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LINUX, Second Edition: Installation, Configuration, and Use

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Average Customer Rating: 4.29

Customer Rating: 5
Summary: Solid introduction for serious user
Comment: I think anybody who wants to install and use linux from scratch (ie, not just a distro) will get a lot from this book. It starts with info about theory, disk geometry and partitioning, then launches into installation. By the time you've gotten through the first few chapters and have actually installed linux, you'll have a good working knowledge of running linux (including compiling kernels and configuring X manually; and also knowing typical "newbie" FAQs, like how to find "missing" libraries when trying to install a new program).

One gripe: the PPP and internet setup stuff doesn't happen until near the end of the book, for no apparent reason (ie, it could have been in the first part of the book). I think a lot of people would benefit having internet access as soon as linux is installed!

Emacs gets a whole configuration and usage chapter (and there's a good "auto config" file on the cd for those who want to get to work with emacs immediately).

Another chapter is devoted to LISP; and yet another to Tck/Tl. Keeping in mind that whole books have been written on these topics alone, these chapters can prove useful to a linux beginner.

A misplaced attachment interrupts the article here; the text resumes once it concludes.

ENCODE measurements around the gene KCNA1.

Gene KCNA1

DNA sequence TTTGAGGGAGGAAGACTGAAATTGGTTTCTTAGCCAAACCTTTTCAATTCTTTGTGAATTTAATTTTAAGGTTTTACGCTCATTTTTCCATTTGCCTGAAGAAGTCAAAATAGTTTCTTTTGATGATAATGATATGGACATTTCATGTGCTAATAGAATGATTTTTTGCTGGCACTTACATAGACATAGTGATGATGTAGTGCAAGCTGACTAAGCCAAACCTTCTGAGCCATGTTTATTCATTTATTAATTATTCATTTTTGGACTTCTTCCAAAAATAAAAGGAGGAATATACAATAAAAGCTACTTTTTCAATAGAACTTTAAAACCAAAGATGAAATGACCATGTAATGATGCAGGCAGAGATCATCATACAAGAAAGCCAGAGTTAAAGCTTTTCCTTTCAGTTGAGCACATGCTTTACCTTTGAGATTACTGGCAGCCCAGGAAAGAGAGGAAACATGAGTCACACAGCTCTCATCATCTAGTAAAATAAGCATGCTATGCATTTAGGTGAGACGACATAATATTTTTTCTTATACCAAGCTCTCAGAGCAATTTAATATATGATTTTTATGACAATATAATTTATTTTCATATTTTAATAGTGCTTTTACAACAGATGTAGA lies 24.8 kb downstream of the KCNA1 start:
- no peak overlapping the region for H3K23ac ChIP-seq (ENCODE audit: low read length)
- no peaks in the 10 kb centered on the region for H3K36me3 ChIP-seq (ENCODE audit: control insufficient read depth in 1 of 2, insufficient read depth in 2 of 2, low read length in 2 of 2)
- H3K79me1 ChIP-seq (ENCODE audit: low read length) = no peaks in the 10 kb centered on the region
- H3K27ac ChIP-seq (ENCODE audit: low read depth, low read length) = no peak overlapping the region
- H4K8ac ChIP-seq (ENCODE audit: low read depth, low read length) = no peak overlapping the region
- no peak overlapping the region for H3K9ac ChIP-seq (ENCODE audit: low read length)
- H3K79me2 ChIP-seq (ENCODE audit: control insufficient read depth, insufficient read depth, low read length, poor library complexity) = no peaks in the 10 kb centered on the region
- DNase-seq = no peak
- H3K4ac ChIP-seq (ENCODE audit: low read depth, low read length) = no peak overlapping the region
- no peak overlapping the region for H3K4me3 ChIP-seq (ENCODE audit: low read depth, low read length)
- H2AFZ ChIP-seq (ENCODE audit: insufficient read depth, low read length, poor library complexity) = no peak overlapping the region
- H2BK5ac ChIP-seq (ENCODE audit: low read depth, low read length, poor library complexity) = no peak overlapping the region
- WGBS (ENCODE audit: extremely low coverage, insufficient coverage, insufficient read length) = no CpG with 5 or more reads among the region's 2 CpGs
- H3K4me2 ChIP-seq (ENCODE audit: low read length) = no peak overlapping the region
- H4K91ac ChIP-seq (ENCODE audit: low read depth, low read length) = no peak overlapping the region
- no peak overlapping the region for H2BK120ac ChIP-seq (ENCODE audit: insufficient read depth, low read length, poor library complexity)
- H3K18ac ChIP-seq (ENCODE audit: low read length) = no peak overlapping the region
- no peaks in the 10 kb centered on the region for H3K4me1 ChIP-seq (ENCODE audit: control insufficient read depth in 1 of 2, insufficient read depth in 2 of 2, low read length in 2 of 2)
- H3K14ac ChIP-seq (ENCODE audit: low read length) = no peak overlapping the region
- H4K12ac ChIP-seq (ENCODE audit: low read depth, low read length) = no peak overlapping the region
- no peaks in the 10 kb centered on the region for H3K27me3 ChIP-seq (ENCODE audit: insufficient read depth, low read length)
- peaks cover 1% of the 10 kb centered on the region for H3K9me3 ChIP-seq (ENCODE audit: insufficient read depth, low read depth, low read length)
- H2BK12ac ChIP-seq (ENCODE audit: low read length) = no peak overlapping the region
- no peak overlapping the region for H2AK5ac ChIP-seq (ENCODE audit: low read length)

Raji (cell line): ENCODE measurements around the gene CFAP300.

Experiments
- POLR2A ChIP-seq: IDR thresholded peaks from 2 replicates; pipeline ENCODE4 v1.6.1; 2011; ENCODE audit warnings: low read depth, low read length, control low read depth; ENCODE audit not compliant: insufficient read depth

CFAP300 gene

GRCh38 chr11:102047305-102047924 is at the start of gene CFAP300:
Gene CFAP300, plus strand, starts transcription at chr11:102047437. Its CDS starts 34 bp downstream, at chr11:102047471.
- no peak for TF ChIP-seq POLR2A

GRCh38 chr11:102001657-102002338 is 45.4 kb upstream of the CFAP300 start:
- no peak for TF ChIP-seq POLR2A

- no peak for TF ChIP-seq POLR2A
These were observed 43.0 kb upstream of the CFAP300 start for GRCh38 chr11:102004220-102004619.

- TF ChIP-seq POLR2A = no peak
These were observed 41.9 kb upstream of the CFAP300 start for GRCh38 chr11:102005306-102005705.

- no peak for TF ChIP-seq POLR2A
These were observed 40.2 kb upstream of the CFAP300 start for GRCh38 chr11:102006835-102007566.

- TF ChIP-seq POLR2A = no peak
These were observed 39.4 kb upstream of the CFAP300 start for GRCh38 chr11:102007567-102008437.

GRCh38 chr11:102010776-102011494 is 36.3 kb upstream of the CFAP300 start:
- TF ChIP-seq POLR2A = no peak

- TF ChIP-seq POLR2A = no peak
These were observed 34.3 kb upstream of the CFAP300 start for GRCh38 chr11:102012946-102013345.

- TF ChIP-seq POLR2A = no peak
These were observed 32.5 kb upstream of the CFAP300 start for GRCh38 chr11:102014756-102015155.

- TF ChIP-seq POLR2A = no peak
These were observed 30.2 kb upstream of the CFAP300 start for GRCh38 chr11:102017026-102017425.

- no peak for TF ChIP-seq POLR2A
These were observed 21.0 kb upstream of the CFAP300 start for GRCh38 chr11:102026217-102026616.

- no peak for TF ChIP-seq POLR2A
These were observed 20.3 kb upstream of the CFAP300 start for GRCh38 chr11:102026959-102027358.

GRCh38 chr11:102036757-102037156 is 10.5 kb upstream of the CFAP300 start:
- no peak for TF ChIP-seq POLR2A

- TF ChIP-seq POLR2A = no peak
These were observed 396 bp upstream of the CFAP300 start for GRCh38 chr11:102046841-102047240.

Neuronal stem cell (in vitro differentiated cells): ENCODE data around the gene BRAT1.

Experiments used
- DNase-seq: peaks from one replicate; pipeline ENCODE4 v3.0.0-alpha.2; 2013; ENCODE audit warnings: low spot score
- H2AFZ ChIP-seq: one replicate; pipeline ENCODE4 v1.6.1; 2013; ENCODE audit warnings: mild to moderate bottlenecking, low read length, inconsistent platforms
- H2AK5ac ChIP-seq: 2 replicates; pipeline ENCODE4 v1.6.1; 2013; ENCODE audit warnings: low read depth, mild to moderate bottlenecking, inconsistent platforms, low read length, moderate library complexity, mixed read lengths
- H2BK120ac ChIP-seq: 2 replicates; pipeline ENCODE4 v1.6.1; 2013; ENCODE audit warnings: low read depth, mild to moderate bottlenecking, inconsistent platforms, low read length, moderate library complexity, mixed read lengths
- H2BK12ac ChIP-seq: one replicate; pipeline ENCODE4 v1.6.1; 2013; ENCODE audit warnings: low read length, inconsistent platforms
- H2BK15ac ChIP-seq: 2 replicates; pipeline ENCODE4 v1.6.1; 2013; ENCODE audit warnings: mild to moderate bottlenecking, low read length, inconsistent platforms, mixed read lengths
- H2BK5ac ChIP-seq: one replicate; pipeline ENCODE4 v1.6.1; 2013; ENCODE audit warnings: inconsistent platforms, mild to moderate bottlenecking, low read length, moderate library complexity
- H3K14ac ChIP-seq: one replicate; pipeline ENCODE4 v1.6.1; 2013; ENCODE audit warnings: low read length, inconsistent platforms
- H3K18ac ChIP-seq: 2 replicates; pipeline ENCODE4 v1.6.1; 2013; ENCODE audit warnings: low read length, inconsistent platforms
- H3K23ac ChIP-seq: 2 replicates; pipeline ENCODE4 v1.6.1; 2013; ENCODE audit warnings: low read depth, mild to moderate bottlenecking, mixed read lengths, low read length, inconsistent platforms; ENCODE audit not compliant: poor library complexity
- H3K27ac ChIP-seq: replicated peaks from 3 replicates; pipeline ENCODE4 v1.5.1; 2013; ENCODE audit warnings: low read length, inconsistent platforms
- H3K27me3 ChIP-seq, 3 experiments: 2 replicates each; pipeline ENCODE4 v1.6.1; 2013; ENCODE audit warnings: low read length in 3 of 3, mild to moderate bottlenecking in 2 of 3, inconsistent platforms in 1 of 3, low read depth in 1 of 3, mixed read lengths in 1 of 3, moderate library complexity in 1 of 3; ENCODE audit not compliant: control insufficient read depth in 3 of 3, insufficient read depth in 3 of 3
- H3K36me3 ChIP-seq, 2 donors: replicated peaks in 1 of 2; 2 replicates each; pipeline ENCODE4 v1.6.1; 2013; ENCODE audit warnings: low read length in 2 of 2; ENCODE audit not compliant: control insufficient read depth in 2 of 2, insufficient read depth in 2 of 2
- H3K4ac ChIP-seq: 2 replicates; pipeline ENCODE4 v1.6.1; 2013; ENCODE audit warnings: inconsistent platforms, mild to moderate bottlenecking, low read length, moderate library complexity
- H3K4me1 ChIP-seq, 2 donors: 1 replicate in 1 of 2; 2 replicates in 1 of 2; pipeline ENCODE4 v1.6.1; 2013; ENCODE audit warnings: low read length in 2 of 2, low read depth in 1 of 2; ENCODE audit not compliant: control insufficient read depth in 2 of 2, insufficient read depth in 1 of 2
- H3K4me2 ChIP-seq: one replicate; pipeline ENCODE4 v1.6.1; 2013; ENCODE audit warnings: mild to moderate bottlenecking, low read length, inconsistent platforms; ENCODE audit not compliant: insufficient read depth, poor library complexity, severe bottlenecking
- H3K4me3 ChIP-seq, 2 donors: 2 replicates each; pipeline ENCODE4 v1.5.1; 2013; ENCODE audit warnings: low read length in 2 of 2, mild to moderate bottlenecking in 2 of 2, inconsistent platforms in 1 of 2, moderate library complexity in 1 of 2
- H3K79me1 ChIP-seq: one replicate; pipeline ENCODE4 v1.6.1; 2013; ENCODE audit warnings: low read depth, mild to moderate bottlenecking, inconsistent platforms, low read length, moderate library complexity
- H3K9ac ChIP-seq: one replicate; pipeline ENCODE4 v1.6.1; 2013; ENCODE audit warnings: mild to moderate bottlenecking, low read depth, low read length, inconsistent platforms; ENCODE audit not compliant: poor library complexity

(I recommend Beginning Linux Programming for a better grounding in these topics.)

You won't get much info on X apps, though (Kofler tends to concentrate on outdated and/or console tools: even the emacs info doesn't assume XEmacs), or windows managers (some info there, but I don't think he's a big X Windows fan!).

However, most of what's in this book is stuff you *really* need to know, and you'll appreciate it the first time you trash X and can't get to your spiffy X tools.

Customer Rating: 5
Summary: This book will enable you to function with Linux!
Comment: The title says it. Here is 772 pages that will give you control over Linux installation, configuration, and use. It's loaded with insightful tips, useful guidance, and the fruit of years of competent use.

Some computer books and manuals actually are penned by tech writers under the aegis of an alleged expert. Many of these are near useless. Some others are hard to understand not because the subject inherently is so, but because of lack of thorough understanding on the part of the author, or poor writing. Kofler's book is among the few that rise way above this. He genuinely knows this subject, extremely well and with depth, and he knows how to communicate that knowledge in writing. After looking over many Linux texts on the commercial shelf, my picks would be this one by Kofler, and for more detail, the 2000 page Complete Reference by Purcell. Lots of valuable info also on the internet, but this book is a must on my shelf!

Customer Rating: 5
Summary: Great Book...!
Comment: I bought this book along with O'Reilly's Running Linux. Between this book and the O'Reilly book, there really isn't any info I can't find. Between these two books, I've got a really good handle on the Linux operating system. I'm running SuSE Linux 7.1 and these two books are more than compatible for this distribution of Linux.